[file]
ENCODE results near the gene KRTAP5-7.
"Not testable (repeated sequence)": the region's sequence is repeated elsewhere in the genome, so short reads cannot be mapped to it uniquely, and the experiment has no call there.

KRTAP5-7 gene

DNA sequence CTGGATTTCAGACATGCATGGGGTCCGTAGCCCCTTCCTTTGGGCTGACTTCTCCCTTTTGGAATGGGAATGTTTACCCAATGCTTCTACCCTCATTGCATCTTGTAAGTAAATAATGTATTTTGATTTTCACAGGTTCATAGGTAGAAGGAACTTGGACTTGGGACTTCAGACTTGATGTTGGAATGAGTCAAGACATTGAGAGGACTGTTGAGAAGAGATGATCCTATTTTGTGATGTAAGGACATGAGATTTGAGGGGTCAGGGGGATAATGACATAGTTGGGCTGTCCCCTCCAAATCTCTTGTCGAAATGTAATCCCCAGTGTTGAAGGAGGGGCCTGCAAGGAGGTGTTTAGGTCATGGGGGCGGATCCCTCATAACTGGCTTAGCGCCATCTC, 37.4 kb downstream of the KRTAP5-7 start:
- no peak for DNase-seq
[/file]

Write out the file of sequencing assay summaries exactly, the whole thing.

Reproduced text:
ENCODE results near the gene KRTAP5-7.
"Not testable (repeated sequence)": the region's sequence is repeated elsewhere in the genome, so short reads cannot be mapped to it uniquely, and the experiment has no call there.

KRTAP5-7 gene

DNA sequence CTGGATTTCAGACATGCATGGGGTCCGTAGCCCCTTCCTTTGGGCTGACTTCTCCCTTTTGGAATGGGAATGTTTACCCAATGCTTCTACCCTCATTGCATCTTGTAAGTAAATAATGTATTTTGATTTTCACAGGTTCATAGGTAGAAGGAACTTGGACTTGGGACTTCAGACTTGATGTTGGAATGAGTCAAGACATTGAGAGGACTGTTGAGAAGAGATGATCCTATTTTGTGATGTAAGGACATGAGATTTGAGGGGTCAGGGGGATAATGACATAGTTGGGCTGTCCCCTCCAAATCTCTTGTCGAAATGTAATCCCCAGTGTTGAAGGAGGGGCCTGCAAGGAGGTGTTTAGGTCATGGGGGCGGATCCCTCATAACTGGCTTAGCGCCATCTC, 37.4 kb downstream of the KRTAP5-7 start:
- no peak for DNase-seq